A BILL that would ban the importation and sale of goods produced in Israeli-occupied Palestinian territories has passed through all stages of the Seanad.
The Upper House of the Irish legislature passed the Occupied Territories Bill on Wednesday, despite opposition from Fine Gael.
It will go before the Dáil in the New Year, where it will be tabled by Fianna Fáil Foreign Affairs spokesperson Niall Collins.
However Tánaiste Simon Coveney has previously questioned the legality of any potential ban and would resist attempts to implement it.
Minister of State Helen McEntee also told the Seanad on Wednesday that the legislation is contrary to EU law because external trade rules were an exclusive competence of the EU.
Speaking after the Bill’s passage, Independent Senator Frances Black said: “It’s an historic, momentous occasion and I know just how much it means to the Palestinian people to know that someone out there cares.
“Today we send a strong signal that Ireland will always stand on the side of international law, human rights and justice.”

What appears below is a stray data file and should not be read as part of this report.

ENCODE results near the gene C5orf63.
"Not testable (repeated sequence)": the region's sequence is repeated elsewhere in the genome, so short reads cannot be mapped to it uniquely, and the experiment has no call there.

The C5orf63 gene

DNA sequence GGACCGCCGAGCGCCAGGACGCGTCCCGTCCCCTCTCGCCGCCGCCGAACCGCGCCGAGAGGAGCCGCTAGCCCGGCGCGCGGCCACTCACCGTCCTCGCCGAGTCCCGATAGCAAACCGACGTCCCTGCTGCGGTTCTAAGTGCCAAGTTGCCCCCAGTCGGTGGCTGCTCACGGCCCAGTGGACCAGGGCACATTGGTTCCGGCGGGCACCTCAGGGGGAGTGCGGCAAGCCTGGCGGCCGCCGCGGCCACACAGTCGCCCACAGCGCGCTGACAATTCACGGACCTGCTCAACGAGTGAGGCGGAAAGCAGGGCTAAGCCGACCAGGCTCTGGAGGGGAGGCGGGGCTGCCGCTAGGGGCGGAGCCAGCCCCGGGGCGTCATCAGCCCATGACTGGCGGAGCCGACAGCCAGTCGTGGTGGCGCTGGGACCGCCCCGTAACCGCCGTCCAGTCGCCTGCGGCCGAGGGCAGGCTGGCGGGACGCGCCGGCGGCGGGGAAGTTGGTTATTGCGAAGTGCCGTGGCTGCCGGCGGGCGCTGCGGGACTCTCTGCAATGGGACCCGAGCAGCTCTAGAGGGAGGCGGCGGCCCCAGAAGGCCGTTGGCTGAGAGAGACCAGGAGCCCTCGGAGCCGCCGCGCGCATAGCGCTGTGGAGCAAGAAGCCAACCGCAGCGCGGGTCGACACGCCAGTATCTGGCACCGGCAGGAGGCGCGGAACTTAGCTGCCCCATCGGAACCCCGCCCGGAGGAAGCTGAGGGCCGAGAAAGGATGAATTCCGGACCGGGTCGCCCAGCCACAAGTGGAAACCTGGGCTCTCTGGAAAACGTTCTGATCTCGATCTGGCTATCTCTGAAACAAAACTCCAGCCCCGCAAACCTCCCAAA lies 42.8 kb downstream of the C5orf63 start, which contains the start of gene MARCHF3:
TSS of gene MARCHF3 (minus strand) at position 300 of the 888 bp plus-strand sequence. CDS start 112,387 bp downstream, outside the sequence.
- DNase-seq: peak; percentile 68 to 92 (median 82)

The Bill passed without a vote after the Government was defeated in an earlier vote about receiving the Bill for final consideration.
Thank you @fiannafailparty @sinnfeinireland @labour @greenparty_ie & Independent Senators for standing firmly for international law and human rights. I'm delighted that @NiallCollinsTD will be bringing the #SettlementGoods bill into the Dáil in the new year - onwards! 👍 pic.twitter.com/8e12TX06lt
— Frances Black (@frances_black) 5 December 2018
Sinn Féin Senator Niall Ó Donnghaile called the Government’s stance ‘regrettable’.
“It is regrettable that the Government and Fine Gael have opposed this progressive and human rights based legislation, and I would strongly encourage them to rethink their position before the Bill comes before the Dáil in the next term,” he said.
The Senator added: “The Irish Government has to give a strong and unambiguous statement that there can be no impunity for Israel’s continued illegal occupation of Palestine.”
The Bill would make it an offence to import or sell goods or services originating in an occupied territory.
The Department of Foreign Affairs considers the West Bank, including East Jerusalem, Gaza and the Golan Heights, to be occupied and says the settlements, illegal under international law, threaten to make a two-state solution impossible.
The Embassy of Israel in Ireland has previously condemned the Bill, saying it will ‘empower terrorists’.